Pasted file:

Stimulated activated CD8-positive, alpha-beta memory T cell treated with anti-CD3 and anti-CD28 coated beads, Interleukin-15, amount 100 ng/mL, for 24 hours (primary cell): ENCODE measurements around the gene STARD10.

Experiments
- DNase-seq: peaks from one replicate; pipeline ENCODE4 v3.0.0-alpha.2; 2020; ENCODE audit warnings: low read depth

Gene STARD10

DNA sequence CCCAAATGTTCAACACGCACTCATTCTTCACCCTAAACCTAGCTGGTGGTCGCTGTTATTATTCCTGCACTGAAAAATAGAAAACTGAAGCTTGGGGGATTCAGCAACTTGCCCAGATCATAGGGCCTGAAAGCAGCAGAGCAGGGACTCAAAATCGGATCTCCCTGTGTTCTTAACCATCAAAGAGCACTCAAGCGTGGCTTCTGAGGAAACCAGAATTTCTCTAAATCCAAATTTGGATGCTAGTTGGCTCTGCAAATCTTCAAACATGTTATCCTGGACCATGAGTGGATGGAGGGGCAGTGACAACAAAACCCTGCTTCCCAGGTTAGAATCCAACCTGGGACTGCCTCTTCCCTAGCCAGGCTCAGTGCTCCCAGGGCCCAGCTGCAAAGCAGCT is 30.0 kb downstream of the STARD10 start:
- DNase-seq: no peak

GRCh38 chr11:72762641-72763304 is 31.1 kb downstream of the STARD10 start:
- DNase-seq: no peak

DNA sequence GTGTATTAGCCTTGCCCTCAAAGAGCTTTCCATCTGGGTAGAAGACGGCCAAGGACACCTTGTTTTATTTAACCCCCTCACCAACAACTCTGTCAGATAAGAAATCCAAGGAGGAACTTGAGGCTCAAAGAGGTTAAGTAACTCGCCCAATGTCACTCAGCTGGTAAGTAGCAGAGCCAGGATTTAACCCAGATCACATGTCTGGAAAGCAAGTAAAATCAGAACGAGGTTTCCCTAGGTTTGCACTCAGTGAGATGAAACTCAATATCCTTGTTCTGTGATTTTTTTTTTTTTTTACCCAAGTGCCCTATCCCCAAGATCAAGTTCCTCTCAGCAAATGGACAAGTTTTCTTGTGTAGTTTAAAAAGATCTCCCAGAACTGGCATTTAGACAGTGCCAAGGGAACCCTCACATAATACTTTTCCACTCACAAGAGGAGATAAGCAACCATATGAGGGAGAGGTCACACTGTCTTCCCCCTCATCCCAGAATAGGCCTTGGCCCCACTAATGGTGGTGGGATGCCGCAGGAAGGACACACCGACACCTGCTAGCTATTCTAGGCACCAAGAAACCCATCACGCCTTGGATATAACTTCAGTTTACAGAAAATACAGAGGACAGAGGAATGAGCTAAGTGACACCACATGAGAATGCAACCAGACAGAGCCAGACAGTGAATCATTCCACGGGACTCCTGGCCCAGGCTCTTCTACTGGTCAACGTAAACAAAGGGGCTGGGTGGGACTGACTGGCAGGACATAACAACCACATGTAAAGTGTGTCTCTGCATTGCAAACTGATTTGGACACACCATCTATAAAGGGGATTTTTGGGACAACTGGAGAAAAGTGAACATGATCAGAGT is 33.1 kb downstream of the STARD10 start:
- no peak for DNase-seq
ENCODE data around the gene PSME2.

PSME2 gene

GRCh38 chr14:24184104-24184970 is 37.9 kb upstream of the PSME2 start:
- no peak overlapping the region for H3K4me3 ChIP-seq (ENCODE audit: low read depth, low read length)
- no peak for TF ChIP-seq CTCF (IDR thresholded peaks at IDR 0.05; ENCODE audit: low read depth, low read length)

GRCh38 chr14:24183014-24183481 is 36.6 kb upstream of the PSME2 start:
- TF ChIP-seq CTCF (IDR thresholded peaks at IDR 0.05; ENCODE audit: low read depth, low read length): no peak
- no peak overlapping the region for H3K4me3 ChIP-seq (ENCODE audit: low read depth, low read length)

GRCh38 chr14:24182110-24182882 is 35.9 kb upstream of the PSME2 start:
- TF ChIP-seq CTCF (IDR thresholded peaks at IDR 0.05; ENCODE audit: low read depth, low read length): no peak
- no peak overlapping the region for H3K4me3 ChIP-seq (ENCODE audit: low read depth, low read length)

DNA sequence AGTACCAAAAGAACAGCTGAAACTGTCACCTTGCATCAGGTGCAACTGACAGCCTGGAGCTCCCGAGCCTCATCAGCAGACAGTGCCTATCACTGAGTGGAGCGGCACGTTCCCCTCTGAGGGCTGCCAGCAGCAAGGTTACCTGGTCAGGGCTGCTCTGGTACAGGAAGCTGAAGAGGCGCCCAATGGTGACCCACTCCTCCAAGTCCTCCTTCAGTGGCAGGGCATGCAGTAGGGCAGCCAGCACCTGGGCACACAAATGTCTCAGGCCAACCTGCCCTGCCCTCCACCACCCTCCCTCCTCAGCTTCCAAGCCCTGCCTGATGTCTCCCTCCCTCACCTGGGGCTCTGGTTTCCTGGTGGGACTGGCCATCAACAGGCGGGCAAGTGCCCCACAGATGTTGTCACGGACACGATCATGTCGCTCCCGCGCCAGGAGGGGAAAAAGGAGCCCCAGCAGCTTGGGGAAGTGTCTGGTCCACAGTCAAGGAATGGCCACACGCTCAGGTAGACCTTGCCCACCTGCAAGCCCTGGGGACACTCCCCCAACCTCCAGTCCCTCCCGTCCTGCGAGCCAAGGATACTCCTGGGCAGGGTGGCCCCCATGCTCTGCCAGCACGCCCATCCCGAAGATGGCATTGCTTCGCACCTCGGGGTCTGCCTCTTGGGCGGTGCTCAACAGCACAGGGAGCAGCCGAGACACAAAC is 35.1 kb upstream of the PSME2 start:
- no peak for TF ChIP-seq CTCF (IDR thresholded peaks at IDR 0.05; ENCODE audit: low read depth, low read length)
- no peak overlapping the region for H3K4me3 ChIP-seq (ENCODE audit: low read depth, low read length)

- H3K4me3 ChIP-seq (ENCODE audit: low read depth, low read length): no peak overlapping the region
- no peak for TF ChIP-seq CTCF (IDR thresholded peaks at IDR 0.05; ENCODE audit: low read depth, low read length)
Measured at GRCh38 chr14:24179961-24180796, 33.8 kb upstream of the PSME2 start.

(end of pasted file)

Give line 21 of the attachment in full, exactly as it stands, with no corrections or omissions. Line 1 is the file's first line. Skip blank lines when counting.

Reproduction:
- no peak overlapping the region for H3K4me3 ChIP-seq (ENCODE audit: low read depth, low read length)